Parents in Thai students are rushing to bring their children studying in the United State back home over covid-19 fears. Their fears come after the US overtook China and Italy to record the highest number of infections worldwide.
“I pray that my son will fly back tomorrow [Tuesday] and the flight isn’t abruptly suspended,” said Pudit Assanamanee, a father of a 16-year-old student. His son is on a 10-month Global Intercultural Exchange in South Carolina and was due home in June.
Mr Pudit told the Bangkok Post that the rate of infection in the city where his son is staying is quite low compared to other cities. However he fears that he won’t be able to bring his son back home if the US goes into full lockdown.
He said local pharmacies there are also running very low on hand sanitizer and face masks. Furthermore those who use them are treated with skepticism. Above all referring to cases of discrimination against mask-clad Asians.
“I worry that he will not receive medical treatment if he contracts the coronavirus. He has health insurance, but I think the US may not give as much priority to foreign students as its own citizens. Also, I don’t want to put a burden on the host family during the crisis,” he added.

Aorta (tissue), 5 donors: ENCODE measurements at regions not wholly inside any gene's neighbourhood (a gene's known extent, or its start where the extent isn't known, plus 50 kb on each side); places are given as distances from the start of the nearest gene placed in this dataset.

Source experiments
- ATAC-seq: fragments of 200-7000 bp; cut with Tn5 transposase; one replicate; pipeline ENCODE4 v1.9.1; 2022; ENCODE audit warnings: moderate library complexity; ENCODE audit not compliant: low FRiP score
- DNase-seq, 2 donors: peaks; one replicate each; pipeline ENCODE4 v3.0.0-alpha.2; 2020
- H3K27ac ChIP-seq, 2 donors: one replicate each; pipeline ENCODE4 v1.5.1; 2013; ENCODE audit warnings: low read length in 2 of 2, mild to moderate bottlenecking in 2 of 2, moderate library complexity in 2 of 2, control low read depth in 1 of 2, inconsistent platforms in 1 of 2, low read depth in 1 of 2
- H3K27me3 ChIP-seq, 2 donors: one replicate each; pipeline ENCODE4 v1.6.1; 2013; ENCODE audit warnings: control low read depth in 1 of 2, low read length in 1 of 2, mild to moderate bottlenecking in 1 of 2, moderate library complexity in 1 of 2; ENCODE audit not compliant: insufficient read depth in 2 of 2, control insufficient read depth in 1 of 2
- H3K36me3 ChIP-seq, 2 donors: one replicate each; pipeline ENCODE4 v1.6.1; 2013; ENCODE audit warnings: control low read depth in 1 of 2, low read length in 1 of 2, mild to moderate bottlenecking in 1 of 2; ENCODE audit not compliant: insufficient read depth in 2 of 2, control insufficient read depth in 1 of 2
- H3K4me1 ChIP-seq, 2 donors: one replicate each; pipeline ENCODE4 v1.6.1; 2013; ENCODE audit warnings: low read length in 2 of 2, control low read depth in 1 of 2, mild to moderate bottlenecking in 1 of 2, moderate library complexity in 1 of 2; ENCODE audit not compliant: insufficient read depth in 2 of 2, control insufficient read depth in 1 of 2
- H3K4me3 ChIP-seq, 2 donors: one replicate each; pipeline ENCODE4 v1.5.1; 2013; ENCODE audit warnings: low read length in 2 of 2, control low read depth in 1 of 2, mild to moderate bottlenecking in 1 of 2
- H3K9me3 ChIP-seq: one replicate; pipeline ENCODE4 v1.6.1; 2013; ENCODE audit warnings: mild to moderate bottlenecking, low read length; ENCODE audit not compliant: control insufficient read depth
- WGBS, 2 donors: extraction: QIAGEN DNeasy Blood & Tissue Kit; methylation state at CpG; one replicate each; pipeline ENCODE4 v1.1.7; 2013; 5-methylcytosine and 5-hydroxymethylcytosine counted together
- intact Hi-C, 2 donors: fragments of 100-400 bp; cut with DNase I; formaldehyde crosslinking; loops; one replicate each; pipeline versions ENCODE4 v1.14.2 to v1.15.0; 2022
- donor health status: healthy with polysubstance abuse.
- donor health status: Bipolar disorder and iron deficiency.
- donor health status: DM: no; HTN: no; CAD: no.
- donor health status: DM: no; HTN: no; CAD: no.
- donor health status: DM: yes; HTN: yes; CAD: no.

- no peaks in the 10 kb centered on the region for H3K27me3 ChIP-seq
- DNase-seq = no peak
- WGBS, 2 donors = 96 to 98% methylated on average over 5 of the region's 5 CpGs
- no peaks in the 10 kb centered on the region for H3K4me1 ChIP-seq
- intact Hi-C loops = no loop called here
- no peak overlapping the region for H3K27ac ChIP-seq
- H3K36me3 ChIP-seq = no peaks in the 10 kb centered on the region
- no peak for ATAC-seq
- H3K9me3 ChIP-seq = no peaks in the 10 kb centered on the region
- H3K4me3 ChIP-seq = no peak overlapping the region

Parents Want Thai Students Flown Home
Similarly, Panorjit Anantaporn, another parent of a 16-year-old student on an Overseas Ed Group exchange in the country, said her son had flown home from Kansas on March 28.
“I decided to bring him back after his school closed first for two weeks and then until the next semester. Fortunately, he was able to obtain a fit-to-fly certificate and a letter from the embassy before boarding the flight,” she said.
According to an earlier media report, the parents of 200 students under the American Field Service exchange program plan to ask Prime Minister Prayut Chan-o-cha to send in an aircraft to bring their Children back to Thailand.
Even more, 34 Thai students studying in Pakistan have returned to Yala.
The students arrived at Suvarnabhumi Airport and travelled to Yala in two chartered buses. Consequently arriving back at about 8am on Monday.
The returning students were taken to the public health development centre for southern border provinces run by the Public Health Department.
Dr Songkran Maichum, the provincial health chief, said the students would be quarantined at the centre for 14 days.